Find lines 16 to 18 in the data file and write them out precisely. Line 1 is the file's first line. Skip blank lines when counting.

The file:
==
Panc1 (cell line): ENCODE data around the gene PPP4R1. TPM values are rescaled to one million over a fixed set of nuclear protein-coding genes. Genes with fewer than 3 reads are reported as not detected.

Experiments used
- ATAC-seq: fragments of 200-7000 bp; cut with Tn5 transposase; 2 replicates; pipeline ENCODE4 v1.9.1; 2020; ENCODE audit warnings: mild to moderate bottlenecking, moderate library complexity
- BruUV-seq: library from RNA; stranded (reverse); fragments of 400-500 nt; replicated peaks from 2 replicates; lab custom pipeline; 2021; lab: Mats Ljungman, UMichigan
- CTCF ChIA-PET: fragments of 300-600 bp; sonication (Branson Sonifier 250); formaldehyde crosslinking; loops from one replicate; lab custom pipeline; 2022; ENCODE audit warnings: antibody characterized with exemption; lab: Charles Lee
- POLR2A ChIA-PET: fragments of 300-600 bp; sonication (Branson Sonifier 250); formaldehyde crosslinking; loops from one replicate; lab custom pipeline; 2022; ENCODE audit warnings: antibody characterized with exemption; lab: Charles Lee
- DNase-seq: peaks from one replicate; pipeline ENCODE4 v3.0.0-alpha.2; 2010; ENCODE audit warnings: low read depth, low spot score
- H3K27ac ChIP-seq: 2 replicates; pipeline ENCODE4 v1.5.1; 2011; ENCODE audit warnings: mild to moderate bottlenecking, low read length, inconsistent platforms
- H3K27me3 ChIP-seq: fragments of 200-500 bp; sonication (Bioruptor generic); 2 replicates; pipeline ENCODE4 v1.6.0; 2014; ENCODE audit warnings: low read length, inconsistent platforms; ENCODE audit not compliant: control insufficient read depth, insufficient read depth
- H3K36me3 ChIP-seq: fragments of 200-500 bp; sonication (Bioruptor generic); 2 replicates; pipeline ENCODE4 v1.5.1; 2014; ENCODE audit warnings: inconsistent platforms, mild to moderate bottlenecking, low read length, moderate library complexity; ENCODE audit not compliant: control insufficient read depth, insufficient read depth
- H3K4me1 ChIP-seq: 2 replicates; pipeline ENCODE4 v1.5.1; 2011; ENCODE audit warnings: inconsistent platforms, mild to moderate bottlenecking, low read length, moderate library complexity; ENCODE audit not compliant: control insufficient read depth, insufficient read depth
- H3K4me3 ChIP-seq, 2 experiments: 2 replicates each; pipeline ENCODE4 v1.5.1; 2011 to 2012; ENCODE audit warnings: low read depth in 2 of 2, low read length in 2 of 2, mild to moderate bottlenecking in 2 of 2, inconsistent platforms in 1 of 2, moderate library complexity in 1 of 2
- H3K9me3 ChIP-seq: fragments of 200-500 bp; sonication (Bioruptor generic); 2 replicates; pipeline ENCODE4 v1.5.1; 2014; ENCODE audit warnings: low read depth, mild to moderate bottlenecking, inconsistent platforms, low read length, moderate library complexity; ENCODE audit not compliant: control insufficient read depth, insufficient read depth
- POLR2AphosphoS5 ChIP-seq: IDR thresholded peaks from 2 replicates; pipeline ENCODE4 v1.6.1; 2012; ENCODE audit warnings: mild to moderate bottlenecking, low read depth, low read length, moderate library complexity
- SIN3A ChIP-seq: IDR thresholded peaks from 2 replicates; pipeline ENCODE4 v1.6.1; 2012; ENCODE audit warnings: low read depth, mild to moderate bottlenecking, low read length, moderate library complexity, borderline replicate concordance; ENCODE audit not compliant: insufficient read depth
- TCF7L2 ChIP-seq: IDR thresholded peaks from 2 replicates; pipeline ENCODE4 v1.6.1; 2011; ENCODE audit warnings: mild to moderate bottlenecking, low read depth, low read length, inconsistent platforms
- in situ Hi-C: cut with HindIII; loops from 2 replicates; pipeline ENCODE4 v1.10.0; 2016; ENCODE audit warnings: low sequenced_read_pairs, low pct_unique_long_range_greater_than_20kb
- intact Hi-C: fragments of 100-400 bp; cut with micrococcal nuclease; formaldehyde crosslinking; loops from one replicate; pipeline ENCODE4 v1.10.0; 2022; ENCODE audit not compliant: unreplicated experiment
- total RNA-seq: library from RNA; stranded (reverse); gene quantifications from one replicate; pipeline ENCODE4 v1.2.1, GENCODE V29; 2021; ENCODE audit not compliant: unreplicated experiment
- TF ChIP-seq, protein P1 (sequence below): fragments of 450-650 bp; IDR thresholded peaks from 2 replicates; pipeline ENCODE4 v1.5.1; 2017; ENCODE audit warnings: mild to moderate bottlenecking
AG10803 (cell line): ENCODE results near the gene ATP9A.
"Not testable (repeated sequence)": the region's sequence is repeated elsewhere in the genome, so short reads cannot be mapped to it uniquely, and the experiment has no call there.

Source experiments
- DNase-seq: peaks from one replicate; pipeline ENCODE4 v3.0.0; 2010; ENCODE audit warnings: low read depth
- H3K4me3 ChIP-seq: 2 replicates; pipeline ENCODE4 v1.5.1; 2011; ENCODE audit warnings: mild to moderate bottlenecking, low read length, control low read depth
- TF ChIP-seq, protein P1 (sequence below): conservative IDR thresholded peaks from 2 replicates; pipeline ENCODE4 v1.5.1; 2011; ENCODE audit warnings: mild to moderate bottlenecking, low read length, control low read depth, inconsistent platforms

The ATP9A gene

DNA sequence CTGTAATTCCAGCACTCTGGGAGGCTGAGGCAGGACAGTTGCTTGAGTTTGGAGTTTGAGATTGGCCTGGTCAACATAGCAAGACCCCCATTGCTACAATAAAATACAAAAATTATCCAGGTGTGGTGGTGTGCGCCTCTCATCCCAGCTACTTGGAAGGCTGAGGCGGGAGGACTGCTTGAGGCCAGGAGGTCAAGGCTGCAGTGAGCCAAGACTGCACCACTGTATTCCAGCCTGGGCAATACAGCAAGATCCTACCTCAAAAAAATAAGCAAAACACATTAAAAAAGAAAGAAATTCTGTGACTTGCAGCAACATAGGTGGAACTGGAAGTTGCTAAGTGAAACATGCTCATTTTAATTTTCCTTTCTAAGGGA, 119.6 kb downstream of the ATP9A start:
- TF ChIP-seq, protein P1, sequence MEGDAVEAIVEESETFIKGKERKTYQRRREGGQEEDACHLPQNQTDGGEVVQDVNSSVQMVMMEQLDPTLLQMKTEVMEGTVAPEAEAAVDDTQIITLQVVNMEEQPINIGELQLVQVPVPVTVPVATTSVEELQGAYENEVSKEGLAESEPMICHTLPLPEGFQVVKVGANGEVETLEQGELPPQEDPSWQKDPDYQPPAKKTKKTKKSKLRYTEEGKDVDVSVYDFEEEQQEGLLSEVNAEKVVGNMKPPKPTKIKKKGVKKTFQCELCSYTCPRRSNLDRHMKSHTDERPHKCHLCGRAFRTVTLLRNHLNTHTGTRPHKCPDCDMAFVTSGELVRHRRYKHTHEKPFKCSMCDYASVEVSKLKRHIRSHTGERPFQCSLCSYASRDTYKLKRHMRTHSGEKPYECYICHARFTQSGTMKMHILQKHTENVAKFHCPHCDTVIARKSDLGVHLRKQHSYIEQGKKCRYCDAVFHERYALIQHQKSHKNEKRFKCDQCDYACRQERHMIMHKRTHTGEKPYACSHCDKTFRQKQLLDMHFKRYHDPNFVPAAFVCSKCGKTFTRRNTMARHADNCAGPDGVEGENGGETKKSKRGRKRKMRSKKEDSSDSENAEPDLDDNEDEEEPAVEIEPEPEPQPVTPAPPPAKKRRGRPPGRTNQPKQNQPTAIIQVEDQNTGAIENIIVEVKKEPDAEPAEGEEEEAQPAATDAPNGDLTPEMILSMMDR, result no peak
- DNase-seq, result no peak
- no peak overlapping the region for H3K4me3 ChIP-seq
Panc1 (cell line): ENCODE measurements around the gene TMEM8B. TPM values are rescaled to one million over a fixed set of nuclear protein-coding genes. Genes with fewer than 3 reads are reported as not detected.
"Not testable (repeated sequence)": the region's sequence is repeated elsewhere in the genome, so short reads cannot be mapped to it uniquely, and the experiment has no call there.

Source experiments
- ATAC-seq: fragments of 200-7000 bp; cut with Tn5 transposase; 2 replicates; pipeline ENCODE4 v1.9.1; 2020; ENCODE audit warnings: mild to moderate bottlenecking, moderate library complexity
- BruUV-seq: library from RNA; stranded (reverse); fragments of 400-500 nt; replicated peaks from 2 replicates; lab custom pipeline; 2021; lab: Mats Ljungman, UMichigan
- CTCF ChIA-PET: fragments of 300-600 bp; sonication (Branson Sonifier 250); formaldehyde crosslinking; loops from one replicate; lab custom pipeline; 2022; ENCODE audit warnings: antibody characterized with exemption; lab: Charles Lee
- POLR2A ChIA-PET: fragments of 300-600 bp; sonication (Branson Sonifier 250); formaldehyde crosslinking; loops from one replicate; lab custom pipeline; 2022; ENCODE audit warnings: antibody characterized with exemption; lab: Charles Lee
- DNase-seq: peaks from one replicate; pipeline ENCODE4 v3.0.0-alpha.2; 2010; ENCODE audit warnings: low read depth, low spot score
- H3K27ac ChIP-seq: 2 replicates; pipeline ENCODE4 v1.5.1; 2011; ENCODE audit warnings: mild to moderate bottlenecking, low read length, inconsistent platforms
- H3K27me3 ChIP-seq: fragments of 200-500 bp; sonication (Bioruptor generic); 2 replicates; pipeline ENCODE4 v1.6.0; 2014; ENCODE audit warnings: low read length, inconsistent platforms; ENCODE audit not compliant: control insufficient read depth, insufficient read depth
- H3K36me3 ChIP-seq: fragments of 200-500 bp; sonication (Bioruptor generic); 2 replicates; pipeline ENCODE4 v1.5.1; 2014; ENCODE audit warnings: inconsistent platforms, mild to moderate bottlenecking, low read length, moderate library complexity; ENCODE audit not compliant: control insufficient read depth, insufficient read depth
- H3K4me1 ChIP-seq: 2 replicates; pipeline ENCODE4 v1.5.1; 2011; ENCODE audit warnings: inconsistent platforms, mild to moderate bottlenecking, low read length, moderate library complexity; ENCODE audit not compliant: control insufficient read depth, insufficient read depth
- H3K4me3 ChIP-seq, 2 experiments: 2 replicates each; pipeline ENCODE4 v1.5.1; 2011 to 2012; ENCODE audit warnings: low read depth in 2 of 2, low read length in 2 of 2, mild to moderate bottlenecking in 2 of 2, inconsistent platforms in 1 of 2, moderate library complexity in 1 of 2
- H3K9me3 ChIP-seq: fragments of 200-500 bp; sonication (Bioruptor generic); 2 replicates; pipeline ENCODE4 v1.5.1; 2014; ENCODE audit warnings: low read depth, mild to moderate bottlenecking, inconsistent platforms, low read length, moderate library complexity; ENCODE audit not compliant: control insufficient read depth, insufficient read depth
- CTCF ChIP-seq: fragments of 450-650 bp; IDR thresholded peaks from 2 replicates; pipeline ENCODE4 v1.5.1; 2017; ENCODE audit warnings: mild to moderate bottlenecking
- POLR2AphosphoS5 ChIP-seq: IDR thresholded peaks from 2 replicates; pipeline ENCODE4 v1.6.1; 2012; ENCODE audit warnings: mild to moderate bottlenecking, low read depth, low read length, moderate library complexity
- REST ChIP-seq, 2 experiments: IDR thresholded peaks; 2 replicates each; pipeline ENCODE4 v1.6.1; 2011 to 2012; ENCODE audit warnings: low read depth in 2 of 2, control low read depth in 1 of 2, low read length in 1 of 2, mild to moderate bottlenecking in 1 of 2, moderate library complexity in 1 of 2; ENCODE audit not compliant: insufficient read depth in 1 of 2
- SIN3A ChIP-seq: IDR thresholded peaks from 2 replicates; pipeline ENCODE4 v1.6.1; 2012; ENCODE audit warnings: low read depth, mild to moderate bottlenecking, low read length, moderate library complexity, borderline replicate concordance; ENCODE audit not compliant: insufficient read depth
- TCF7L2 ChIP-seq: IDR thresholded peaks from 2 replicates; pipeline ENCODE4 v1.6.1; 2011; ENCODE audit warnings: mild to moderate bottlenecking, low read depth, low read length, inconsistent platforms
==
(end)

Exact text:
- TCF7L2 ChIP-seq: IDR thresholded peaks from 2 replicates; pipeline ENCODE4 v1.6.1; 2011; ENCODE audit warnings: mild to moderate bottlenecking, low read depth, low read length, inconsistent platforms
- in situ Hi-C: cut with HindIII; loops from 2 replicates; pipeline ENCODE4 v1.10.0; 2016; ENCODE audit warnings: low sequenced_read_pairs, low pct_unique_long_range_greater_than_20kb
- intact Hi-C: fragments of 100-400 bp; cut with micrococcal nuclease; formaldehyde crosslinking; loops from one replicate; pipeline ENCODE4 v1.10.0; 2022; ENCODE audit not compliant: unreplicated experiment